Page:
Top 100 Spotlight: Put Your Film Into Your PC
If you've spent a lifetime shooting slides, or you've inherited your family's collection of slides and negatives, you may wonder whether you should use a slide scanner to bring them into the digital age. We looked at five models designed to scan slides, negatives, and other transparent film--three flatbeds with transparency adapters and two slide-and-film scanners.
Dedicated slide-and-film scanners have traditionally been considered too expensive for anyone but professional photographers and designers; now, however, a range of choices under $1000 is available. And flatbeds' transparency-scanning capabilities have been steadily improving. The models evaluated here are in the midrange in features and price--neither the most nor the least expensive. We tested them side by side to see whether slide scanners or flatbeds had an edge. In comparing their performance and features, we found some surprising results.
For this Spotlight, we looked at slide scanners from Minolta and Pacific Image Electronics, high-resolution flatbeds from Canon and Epson, and a less-expensive flatbed from Epson. All are capable of at least 3200-dots-per-inch resolution with no interpolation, sufficient for most nonprofessional photographers. We wanted to include Nikon's brand-new consumer-level film scanner, the $600 Coolscan V ED, too, but it was released just as we went to press.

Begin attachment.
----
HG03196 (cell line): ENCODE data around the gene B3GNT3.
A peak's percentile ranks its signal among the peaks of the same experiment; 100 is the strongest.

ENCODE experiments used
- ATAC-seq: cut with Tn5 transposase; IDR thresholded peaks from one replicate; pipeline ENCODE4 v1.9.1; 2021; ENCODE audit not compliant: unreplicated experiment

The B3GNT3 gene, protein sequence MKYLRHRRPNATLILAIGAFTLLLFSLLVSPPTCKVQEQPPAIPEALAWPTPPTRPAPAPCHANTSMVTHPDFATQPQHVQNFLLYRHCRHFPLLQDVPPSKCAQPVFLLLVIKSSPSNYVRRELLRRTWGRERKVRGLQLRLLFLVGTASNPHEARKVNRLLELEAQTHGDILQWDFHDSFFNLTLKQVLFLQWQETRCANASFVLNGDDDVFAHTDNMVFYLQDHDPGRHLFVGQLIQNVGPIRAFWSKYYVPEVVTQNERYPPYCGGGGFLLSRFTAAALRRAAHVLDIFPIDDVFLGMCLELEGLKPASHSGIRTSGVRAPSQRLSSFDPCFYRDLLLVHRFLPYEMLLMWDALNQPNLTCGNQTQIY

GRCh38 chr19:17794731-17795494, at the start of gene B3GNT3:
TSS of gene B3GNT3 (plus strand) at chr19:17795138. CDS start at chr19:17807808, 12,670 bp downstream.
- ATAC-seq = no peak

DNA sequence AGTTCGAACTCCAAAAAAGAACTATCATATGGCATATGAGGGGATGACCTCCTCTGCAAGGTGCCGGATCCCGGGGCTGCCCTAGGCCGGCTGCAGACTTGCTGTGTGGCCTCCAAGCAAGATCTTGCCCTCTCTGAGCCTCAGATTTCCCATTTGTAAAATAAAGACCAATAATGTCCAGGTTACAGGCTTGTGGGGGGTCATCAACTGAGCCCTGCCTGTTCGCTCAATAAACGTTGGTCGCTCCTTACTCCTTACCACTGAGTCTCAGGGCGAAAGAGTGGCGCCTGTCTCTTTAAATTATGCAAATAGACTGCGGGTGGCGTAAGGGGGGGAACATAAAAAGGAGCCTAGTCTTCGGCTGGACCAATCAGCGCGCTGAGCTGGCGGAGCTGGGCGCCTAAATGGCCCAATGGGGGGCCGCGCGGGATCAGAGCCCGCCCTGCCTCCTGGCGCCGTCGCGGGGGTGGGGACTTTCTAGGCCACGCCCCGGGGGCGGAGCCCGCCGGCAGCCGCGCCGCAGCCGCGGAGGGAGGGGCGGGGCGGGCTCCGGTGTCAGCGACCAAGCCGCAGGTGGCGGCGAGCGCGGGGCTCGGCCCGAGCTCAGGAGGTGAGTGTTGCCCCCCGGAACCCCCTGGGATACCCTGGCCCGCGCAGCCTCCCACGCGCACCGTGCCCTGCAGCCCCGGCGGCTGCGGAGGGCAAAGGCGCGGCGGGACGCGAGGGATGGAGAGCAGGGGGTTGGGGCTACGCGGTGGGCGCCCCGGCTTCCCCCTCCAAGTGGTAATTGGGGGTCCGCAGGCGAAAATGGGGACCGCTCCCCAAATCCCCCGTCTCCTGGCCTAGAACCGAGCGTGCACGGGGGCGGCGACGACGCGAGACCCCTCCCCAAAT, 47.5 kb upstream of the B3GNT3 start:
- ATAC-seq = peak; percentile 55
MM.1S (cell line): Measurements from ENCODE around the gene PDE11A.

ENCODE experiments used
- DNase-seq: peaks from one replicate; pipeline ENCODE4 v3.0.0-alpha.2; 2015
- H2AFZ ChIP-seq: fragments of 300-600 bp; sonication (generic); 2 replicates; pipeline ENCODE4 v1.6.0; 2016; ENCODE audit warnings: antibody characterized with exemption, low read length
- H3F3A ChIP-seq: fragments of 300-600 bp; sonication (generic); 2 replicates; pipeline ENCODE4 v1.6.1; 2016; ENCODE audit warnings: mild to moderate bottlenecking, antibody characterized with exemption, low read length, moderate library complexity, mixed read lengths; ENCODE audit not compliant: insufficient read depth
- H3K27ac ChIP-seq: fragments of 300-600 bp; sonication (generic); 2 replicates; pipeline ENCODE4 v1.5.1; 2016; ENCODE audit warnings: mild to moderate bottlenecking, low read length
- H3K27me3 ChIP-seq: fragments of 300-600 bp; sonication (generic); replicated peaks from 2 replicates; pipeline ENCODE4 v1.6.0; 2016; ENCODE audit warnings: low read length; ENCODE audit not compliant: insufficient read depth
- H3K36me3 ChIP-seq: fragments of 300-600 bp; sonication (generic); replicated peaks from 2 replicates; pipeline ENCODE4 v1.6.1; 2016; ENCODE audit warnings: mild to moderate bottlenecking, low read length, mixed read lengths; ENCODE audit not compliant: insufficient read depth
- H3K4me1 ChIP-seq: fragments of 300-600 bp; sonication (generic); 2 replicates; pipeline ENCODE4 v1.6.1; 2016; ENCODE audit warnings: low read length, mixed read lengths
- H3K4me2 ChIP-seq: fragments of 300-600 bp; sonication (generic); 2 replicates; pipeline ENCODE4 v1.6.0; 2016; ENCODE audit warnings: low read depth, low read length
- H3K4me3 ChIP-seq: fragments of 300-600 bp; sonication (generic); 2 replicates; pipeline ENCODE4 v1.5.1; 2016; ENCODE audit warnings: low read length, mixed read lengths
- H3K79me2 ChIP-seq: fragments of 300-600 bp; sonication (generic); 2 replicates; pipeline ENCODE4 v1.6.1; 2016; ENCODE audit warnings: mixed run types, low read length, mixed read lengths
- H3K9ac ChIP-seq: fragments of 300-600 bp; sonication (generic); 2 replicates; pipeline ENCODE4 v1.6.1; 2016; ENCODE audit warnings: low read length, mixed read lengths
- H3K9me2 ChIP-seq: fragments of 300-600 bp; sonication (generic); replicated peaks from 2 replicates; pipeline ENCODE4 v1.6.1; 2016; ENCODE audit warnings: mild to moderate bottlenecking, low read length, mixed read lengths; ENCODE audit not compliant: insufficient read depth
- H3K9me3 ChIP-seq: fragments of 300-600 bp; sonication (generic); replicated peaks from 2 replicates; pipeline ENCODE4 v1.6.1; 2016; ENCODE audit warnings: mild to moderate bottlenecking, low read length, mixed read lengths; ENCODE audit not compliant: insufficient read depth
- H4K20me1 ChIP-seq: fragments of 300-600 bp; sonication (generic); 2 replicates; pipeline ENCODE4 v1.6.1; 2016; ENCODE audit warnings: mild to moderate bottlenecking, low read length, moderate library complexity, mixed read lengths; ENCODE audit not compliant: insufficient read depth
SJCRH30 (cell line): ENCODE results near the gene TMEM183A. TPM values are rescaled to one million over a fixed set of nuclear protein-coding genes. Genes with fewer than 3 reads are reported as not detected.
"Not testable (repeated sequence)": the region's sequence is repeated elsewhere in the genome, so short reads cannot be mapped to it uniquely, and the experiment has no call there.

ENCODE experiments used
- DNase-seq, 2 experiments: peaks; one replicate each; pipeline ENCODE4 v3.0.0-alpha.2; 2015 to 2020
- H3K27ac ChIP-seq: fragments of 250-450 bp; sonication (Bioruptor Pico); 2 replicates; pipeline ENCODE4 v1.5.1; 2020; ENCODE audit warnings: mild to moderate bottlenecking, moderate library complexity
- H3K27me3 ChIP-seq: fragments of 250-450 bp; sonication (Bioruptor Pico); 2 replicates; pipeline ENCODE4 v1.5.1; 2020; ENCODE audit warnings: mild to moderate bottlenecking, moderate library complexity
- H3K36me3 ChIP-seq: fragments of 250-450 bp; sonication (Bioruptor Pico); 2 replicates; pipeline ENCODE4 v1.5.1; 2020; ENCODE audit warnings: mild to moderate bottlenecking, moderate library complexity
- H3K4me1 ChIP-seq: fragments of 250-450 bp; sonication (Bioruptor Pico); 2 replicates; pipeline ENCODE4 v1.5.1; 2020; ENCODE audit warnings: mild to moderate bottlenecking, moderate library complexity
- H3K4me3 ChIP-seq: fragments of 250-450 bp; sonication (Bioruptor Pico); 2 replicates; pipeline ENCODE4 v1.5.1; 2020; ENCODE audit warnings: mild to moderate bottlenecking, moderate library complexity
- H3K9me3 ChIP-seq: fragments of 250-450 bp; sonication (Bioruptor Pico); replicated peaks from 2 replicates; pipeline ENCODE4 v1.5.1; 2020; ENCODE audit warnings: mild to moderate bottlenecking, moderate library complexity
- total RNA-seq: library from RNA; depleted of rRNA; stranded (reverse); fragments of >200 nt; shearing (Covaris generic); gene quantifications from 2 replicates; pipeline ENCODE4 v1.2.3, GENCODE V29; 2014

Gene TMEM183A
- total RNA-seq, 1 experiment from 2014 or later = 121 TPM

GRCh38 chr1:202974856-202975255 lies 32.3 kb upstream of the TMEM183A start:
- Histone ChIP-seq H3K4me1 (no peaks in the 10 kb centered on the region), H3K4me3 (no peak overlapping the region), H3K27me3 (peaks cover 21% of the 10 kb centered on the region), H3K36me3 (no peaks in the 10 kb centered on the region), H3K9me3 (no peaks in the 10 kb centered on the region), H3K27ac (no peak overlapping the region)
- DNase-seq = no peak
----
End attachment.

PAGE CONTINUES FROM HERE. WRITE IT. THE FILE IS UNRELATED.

Dedicated slide scanners usually scan at a much higher resolution than flatbeds and are more expensive. If you want to print an 8-by-10-inch photo from a slide or negative, the tiny image must be enlarged much more than for a 3-by-5-inch snapshot, so slide scanners need that high resolution. You might also expect to see better image quality from midrange slide scanners than from flatbeds, but our testing didn't bear that out. Turning conventional wisdom on its head, in our tests Epson's 4870 flatbed delivered the sharpest images, while the Konica Minolta slide scanner--with the highest resolution here--produced images we found flat and lacking in detail. And the least-expensive, lowest-resolution scanner in the bunch, the other Epson, produced images that we found the most pleasing overall. (We judged scans made at default settings, with no editing; all our scans benefited from some manual image correction, however.) We also liked the flatbeds we tried for batch scanning, since they could scan more slides or negatives in one batch than the transparency-only models--not to mention their ability to handle larger formats, including photos. On the other hand, we saw quicker scans from the dedicated slide-and-film units.
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